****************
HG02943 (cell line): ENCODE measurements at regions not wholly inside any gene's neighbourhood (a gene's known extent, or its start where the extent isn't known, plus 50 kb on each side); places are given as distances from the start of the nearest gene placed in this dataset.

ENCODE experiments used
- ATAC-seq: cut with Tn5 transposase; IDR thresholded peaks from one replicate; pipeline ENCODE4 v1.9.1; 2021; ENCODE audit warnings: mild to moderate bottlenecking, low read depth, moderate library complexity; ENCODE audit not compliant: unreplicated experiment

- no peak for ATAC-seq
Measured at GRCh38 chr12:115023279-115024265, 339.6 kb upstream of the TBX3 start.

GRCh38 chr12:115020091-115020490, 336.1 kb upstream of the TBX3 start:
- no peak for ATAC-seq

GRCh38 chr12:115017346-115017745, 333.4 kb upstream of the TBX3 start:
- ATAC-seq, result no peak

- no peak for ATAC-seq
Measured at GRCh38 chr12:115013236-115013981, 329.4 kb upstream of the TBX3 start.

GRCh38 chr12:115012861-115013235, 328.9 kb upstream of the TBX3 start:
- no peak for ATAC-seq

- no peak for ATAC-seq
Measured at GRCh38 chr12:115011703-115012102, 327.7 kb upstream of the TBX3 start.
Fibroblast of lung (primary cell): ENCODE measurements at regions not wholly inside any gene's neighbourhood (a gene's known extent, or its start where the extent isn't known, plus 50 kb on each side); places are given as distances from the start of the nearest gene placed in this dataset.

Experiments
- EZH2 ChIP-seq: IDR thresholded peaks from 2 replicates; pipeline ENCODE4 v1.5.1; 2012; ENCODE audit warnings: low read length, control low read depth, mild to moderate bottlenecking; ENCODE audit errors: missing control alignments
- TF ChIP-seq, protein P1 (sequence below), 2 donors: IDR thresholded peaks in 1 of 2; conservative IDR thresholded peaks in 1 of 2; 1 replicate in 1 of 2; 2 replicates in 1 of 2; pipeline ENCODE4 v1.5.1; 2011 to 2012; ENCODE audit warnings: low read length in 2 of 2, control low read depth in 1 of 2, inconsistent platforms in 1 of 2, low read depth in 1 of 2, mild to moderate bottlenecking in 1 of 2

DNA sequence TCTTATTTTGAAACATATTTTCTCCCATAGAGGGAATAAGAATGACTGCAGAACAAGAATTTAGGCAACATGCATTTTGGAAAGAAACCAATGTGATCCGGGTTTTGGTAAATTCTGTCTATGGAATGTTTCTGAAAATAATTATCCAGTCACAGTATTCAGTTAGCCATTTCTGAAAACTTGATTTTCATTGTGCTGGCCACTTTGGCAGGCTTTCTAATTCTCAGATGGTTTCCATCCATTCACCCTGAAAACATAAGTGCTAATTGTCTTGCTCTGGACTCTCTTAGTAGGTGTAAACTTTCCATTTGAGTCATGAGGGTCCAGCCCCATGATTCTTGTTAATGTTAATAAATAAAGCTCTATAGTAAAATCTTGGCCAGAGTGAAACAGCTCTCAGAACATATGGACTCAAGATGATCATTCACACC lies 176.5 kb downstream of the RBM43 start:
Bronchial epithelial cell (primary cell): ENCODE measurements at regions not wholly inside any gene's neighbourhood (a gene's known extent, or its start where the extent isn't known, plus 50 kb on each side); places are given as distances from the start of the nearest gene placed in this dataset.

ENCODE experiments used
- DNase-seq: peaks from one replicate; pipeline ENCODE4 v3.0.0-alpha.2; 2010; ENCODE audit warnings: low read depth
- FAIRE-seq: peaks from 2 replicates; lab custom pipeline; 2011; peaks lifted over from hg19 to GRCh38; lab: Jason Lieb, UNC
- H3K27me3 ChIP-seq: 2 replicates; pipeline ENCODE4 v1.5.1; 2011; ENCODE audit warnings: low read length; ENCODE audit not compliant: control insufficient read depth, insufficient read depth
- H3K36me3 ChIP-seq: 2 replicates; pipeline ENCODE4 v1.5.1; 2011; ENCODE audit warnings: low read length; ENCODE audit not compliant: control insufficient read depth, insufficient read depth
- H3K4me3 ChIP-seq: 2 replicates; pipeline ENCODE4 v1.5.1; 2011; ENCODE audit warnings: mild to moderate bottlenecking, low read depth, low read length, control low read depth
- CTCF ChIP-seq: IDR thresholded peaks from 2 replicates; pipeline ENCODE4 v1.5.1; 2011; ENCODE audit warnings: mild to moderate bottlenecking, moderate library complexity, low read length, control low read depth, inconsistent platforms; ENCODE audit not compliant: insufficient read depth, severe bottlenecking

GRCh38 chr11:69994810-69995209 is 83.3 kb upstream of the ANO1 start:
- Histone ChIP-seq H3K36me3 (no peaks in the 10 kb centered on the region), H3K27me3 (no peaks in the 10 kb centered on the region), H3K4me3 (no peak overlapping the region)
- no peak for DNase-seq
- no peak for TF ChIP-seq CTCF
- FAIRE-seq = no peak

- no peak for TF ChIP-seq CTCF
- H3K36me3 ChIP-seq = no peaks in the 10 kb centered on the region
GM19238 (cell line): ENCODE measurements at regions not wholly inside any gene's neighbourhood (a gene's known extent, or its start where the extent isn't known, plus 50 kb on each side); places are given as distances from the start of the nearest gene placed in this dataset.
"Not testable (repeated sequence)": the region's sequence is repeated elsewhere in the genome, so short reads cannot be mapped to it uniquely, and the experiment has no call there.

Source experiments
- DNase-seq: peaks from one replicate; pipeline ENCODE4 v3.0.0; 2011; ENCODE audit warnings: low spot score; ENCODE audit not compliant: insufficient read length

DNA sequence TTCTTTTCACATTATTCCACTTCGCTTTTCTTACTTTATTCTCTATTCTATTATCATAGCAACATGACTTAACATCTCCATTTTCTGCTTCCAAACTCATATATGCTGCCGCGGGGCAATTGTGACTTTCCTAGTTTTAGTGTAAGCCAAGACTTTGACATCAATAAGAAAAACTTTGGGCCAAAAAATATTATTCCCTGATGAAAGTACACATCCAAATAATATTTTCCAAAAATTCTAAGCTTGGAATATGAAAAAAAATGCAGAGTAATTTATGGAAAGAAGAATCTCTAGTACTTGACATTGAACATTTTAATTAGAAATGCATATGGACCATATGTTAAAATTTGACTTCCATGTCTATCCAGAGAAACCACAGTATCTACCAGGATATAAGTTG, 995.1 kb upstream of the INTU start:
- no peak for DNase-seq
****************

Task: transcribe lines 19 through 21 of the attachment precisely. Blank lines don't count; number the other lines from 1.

- TF ChIP-seq, protein P1 (sequence below), 2 donors: IDR thresholded peaks in 1 of 2; conservative IDR thresholded peaks in 1 of 2; 1 replicate in 1 of 2; 2 replicates in 1 of 2; pipeline ENCODE4 v1.5.1; 2011 to 2012; ENCODE audit warnings: low read length in 2 of 2, control low read depth in 1 of 2, inconsistent platforms in 1 of 2, low read depth in 1 of 2, mild to moderate bottlenecking in 1 of 2

DNA sequence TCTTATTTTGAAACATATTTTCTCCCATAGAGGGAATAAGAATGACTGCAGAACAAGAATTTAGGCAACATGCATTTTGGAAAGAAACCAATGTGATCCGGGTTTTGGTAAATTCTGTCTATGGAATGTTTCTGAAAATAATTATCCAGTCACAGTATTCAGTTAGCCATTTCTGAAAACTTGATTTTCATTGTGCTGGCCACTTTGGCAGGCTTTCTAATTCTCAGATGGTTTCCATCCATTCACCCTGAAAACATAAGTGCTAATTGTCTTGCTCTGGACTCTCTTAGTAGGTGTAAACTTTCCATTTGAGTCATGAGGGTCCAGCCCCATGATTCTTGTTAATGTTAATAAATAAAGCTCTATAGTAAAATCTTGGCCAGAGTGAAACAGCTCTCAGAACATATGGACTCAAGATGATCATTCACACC lies 176.5 kb downstream of the RBM43 start:
Bronchial epithelial cell (primary cell): ENCODE measurements at regions not wholly inside any gene's neighbourhood (a gene's known extent, or its start where the extent isn't known, plus 50 kb on each side); places are given as distances from the start of the nearest gene placed in this dataset.